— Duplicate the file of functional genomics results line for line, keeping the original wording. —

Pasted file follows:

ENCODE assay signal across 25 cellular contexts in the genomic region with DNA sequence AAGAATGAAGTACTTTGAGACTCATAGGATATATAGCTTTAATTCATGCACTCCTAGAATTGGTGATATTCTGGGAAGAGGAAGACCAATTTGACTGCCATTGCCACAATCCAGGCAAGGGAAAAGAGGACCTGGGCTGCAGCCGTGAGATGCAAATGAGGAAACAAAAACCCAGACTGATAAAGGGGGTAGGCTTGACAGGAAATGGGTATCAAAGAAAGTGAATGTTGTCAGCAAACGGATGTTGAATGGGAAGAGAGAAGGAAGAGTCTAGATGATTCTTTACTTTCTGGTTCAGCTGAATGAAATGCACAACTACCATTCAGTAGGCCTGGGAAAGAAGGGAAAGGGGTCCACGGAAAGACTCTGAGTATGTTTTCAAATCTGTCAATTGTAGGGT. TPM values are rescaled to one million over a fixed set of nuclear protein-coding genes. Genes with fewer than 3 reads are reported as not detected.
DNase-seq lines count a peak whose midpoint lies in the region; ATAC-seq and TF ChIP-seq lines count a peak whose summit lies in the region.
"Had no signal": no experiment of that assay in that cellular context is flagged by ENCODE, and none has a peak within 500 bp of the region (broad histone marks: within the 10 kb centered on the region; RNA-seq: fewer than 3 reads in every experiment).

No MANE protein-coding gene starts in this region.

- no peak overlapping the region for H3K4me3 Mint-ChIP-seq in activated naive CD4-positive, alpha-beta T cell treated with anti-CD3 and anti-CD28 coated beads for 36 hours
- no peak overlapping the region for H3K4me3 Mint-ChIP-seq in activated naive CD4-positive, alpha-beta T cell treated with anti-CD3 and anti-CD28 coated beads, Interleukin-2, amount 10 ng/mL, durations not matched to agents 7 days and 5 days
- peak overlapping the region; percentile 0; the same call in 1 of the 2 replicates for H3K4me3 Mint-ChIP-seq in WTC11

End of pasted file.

ENCODE assay signal across 25 cellular contexts in the genomic region with DNA sequence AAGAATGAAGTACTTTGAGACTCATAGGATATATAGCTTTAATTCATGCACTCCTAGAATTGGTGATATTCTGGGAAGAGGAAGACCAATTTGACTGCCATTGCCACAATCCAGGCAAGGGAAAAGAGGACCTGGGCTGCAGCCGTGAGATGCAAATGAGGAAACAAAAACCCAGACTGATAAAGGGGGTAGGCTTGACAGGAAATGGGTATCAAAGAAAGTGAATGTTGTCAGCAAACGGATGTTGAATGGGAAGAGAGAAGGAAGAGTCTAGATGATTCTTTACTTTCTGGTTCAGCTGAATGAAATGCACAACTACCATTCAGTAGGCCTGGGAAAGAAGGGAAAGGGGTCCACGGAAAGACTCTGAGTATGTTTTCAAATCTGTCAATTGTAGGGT. TPM values are rescaled to one million over a fixed set of nuclear protein-coding genes. Genes with fewer than 3 reads are reported as not detected.
DNase-seq lines count a peak whose midpoint lies in the region; ATAC-seq and TF ChIP-seq lines count a peak whose summit lies in the region.
"Had no signal": no experiment of that assay in that cellular context is flagged by ENCODE, and none has a peak within 500 bp of the region (broad histone marks: within the 10 kb centered on the region; RNA-seq: fewer than 3 reads in every experiment).

No MANE protein-coding gene starts in this region.

- no peak overlapping the region for H3K4me3 Mint-ChIP-seq in activated naive CD4-positive, alpha-beta T cell treated with anti-CD3 and anti-CD28 coated beads for 36 hours
- no peak overlapping the region for H3K4me3 Mint-ChIP-seq in activated naive CD4-positive, alpha-beta T cell treated with anti-CD3 and anti-CD28 coated beads, Interleukin-2, amount 10 ng/mL, durations not matched to agents 7 days and 5 days
- peak overlapping the region; percentile 0; the same call in 1 of the 2 replicates for H3K4me3 Mint-ChIP-seq in WTC11